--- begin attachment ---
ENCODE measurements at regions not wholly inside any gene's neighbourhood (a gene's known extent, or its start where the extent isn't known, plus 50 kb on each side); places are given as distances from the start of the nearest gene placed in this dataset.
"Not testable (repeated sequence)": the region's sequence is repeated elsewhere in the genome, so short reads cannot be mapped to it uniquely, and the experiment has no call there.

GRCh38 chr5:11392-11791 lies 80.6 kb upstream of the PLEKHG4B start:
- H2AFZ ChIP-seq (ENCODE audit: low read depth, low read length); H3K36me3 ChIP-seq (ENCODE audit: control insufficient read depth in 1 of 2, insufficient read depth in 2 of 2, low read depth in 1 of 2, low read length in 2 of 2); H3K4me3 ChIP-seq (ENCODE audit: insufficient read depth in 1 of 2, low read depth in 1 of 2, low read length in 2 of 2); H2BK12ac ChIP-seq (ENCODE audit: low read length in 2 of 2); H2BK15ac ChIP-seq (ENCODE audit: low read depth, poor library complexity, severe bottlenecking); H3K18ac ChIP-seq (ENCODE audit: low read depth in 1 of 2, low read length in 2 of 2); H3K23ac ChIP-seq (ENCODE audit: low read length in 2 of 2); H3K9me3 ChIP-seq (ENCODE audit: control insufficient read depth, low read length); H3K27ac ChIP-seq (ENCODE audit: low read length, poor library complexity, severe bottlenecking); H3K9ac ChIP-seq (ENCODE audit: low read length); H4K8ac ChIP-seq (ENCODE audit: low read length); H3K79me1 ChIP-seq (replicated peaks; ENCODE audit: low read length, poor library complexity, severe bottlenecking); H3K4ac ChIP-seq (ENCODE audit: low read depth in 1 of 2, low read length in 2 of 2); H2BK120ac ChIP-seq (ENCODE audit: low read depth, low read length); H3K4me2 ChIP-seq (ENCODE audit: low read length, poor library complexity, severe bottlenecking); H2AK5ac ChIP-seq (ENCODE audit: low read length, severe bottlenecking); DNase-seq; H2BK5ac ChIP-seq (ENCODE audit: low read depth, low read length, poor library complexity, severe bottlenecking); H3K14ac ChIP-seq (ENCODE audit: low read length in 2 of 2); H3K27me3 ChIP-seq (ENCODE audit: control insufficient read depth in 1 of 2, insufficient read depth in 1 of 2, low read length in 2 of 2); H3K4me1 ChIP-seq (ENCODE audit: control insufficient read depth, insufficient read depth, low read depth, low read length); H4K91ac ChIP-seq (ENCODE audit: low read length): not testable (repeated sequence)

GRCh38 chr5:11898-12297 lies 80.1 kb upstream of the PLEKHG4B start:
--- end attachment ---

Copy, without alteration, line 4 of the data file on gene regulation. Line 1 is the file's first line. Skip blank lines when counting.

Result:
- H2AFZ ChIP-seq (ENCODE audit: low read depth, low read length); H3K36me3 ChIP-seq (ENCODE audit: control insufficient read depth in 1 of 2, insufficient read depth in 2 of 2, low read depth in 1 of 2, low read length in 2 of 2); H3K4me3 ChIP-seq (ENCODE audit: insufficient read depth in 1 of 2, low read depth in 1 of 2, low read length in 2 of 2); H2BK12ac ChIP-seq (ENCODE audit: low read length in 2 of 2); H2BK15ac ChIP-seq (ENCODE audit: low read depth, poor library complexity, severe bottlenecking); H3K18ac ChIP-seq (ENCODE audit: low read depth in 1 of 2, low read length in 2 of 2); H3K23ac ChIP-seq (ENCODE audit: low read length in 2 of 2); H3K9me3 ChIP-seq (ENCODE audit: control insufficient read depth, low read length); H3K27ac ChIP-seq (ENCODE audit: low read length, poor library complexity, severe bottlenecking); H3K9ac ChIP-seq (ENCODE audit: low read length); H4K8ac ChIP-seq (ENCODE audit: low read length); H3K79me1 ChIP-seq (replicated peaks; ENCODE audit: low read length, poor library complexity, severe bottlenecking); H3K4ac ChIP-seq (ENCODE audit: low read depth in 1 of 2, low read length in 2 of 2); H2BK120ac ChIP-seq (ENCODE audit: low read depth, low read length); H3K4me2 ChIP-seq (ENCODE audit: low read length, poor library complexity, severe bottlenecking); H2AK5ac ChIP-seq (ENCODE audit: low read length, severe bottlenecking); DNase-seq; H2BK5ac ChIP-seq (ENCODE audit: low read depth, low read length, poor library complexity, severe bottlenecking); H3K14ac ChIP-seq (ENCODE audit: low read length in 2 of 2); H3K27me3 ChIP-seq (ENCODE audit: control insufficient read depth in 1 of 2, insufficient read depth in 1 of 2, low read length in 2 of 2); H3K4me1 ChIP-seq (ENCODE audit: control insufficient read depth, insufficient read depth, low read depth, low read length); H4K91ac ChIP-seq (ENCODE audit: low read length): not testable (repeated sequence)